The average fig contains only 74 calories and 1% fat. They’re also a good source of fiber containing about 14% of the Daily Value making them ideal for reducing blood pressure and controlling cholesterol. Unfortunately with a 64% carbohydrate content diabetics should consume them sparingly.

So there you have it. A brief story about one of my favorite fruits. And with that, I think I’ll go harvest some figs so I can make a tart for dinner tonight. If you’d like to try your hand baking with figs, you’ll find some mouthwatering fig recipes in the recipe section of this blog.

The Fig Newton

Born more than 130 years ago, Fig Newtons were one of the first mass produced baked products in the United States. Invented in 1891 by Charles Roser a Philadelphia baker who sold his recipe, based on the British fig roll, to Boston’s Kennedy Biscuit Company. Later that same year James Henry Mitchel, an inventor who worked for the KBC revolutionized the way Fig Newtons were made. His machine worked like a funnel within a funnel—one extruded the soft cake like dough, while at the same time another funnel pumped the fig jam filling—producing a continuous length of cookie which was then cut into smaller pieces.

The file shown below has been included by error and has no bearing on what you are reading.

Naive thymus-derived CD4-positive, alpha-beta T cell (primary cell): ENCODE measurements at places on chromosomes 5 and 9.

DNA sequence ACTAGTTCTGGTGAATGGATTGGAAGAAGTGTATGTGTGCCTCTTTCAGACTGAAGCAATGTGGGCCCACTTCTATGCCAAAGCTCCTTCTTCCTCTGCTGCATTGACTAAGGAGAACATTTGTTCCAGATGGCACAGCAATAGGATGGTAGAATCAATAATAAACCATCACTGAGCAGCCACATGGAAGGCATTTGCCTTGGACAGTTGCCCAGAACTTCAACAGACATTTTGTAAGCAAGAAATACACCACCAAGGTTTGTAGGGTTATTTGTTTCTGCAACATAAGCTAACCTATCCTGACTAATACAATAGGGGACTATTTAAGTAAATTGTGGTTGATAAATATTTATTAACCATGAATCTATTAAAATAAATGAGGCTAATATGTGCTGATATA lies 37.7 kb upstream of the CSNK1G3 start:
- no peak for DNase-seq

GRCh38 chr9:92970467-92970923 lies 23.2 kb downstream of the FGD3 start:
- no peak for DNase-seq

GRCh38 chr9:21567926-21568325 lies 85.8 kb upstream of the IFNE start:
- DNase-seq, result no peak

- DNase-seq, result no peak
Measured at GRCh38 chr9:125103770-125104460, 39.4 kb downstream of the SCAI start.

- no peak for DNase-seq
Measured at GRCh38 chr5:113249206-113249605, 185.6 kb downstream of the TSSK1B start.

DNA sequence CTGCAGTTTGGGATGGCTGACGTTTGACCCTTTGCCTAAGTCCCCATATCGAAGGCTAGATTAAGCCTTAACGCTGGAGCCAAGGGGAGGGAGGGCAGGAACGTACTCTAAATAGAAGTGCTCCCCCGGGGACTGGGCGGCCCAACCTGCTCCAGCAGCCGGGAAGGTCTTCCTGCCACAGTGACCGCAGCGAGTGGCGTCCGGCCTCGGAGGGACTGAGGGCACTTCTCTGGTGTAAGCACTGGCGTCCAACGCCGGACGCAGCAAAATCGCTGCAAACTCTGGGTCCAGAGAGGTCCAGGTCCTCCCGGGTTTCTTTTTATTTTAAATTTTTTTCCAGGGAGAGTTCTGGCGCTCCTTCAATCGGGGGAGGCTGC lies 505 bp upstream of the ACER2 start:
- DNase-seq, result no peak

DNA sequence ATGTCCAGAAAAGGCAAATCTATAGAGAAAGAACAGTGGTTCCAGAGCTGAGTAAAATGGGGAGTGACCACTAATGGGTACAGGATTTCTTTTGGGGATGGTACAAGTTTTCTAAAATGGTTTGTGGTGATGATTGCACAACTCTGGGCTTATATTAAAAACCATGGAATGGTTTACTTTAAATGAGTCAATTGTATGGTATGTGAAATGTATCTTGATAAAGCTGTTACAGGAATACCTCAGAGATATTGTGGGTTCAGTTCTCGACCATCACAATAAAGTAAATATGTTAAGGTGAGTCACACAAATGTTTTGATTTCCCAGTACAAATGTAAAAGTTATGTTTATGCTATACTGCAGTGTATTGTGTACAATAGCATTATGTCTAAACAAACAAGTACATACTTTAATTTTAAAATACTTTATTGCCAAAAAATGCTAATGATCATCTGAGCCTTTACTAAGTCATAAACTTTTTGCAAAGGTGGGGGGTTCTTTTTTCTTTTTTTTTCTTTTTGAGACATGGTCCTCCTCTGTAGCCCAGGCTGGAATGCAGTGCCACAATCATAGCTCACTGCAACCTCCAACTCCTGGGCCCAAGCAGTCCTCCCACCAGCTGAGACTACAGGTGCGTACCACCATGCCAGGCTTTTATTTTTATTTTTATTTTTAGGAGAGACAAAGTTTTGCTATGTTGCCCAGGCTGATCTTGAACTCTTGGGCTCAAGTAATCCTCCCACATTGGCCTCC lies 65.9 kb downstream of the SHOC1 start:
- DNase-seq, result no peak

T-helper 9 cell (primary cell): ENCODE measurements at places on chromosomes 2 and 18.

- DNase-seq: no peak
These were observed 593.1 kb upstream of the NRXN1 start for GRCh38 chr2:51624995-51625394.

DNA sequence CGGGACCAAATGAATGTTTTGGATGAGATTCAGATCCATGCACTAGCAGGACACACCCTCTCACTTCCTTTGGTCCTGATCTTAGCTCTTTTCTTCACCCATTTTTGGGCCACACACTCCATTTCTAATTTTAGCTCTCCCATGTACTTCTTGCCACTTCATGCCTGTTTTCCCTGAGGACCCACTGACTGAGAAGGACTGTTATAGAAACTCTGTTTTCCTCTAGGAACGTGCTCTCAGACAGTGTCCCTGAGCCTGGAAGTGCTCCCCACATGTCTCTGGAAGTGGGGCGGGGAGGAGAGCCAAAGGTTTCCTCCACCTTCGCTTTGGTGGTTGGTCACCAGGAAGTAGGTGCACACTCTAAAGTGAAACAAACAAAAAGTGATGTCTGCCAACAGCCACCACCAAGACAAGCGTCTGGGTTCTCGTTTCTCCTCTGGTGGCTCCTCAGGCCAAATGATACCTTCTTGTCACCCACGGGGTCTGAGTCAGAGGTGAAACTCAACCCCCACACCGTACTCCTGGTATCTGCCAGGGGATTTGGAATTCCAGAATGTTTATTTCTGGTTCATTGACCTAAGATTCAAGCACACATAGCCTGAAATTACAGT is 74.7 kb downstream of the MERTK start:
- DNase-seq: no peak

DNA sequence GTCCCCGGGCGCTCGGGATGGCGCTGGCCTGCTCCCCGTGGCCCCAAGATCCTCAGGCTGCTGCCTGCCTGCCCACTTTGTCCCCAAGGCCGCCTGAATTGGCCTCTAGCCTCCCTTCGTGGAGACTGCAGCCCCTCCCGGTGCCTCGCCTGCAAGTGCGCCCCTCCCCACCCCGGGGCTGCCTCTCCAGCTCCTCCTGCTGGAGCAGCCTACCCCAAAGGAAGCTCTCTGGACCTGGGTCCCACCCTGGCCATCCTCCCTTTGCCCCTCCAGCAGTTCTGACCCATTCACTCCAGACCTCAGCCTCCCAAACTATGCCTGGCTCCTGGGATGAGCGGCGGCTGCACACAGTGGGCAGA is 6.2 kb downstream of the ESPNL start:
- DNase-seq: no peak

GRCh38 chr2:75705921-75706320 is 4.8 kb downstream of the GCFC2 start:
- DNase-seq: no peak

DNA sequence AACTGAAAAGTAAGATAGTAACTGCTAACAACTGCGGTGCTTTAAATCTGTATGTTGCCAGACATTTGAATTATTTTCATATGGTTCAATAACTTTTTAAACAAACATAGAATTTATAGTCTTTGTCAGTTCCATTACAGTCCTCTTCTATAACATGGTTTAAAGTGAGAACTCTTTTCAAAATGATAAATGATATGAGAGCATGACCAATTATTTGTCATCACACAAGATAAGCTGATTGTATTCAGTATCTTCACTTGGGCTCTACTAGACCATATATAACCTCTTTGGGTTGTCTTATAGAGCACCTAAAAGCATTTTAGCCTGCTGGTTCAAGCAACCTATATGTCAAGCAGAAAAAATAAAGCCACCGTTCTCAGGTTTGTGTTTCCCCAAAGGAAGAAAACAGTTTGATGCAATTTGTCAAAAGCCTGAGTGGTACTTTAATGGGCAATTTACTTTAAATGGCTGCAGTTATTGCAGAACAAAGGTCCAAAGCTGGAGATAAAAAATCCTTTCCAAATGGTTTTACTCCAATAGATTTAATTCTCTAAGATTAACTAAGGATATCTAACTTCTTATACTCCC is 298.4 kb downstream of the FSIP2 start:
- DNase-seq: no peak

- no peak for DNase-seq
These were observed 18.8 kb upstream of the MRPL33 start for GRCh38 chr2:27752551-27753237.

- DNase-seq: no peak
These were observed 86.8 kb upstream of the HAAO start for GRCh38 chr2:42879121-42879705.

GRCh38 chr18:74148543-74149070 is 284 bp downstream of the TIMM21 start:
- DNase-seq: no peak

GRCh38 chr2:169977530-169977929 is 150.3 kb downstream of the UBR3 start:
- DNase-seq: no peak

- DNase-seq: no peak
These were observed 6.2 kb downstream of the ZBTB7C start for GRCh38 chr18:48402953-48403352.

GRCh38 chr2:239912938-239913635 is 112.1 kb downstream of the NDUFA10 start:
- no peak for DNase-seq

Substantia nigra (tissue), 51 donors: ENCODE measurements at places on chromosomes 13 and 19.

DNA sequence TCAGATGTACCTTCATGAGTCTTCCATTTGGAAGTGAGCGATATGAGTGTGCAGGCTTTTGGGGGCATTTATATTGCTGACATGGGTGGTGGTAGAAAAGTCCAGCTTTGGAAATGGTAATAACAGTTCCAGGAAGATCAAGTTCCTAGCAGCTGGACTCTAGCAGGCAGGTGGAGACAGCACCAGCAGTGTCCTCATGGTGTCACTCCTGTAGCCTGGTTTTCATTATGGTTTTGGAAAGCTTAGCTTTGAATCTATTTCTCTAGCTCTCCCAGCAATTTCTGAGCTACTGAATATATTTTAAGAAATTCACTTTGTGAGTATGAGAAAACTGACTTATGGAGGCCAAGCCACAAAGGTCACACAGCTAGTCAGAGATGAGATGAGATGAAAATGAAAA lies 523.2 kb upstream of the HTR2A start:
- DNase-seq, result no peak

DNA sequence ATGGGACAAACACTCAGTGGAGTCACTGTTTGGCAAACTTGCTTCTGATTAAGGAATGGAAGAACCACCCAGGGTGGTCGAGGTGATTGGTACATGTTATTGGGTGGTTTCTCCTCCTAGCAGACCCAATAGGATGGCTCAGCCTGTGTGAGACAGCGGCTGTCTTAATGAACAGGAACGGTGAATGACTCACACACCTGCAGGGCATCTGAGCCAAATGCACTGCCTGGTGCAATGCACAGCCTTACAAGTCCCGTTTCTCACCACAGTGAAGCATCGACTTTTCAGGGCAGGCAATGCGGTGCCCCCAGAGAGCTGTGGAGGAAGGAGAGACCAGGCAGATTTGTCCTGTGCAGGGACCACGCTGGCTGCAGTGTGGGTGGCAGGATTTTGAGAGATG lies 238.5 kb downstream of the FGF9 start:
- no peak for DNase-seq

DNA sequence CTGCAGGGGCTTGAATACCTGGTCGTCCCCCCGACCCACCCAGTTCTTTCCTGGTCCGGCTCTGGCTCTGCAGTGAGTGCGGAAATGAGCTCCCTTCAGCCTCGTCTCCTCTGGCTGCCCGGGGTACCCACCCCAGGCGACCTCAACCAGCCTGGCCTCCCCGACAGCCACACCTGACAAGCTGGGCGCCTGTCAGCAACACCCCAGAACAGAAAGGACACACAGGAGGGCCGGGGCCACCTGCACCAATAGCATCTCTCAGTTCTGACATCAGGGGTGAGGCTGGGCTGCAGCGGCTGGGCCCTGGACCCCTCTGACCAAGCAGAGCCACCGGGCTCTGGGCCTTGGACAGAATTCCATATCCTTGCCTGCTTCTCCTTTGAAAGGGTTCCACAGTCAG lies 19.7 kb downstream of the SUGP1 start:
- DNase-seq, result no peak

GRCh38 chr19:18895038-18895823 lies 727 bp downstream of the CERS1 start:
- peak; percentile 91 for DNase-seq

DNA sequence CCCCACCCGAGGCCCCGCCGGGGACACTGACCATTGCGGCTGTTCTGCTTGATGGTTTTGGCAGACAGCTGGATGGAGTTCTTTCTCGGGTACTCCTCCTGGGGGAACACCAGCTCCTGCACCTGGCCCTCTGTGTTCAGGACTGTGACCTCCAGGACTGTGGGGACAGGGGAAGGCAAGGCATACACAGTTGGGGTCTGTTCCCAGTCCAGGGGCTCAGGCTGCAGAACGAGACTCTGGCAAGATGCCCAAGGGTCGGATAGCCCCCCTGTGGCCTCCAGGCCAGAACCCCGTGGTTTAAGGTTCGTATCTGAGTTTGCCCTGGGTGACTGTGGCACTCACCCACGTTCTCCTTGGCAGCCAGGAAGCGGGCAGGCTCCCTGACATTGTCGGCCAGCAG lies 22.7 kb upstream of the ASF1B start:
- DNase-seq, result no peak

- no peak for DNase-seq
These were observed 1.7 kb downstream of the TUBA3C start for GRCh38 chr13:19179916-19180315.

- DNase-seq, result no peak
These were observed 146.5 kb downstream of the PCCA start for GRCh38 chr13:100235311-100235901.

In 1898 a major merger between the New York Biscuit company (owner of eight bakeries including Kennedy Biscuit Company) and the Chicago based American Biscuit Company (owner of 40 midwestern bakeries) to form the National Biscuit Company. In 1941 National Biscuit Company changed its name to Nabisco. Of course all recipes of the two companies, the extrusion machine, and several other of Mitchel’s cookie making inventions were part of every merger.

There are a number of people who believe in the myth that the Fig Newton was named after Sir Issac Newton. But that is only a myth. Kennedy Biscuit Company’s plant manager, James Hazen, had a penchant for naming their products after small towns in and around Boston. Fig Newtons are named after Newton, Massachusetts. By the way, Fig Newtons were known as Fig Cake in its Finest Form from the first year it was produced until the 1980s when it became a “chewy cookie.”

Up until the 1980s the only Newtons available were the Fig Newton. However in 1986 the company began offering limited versions of the Fig Newton with variations, the first being apple cinnamon and strawberry Newtons. They were followed by raspberry, cherry, blueberry. and mixed berry. In 2012 the company dropped “fig” from its name altogether. Today, what once was America’s third most popular cookie is now known only as Newtons.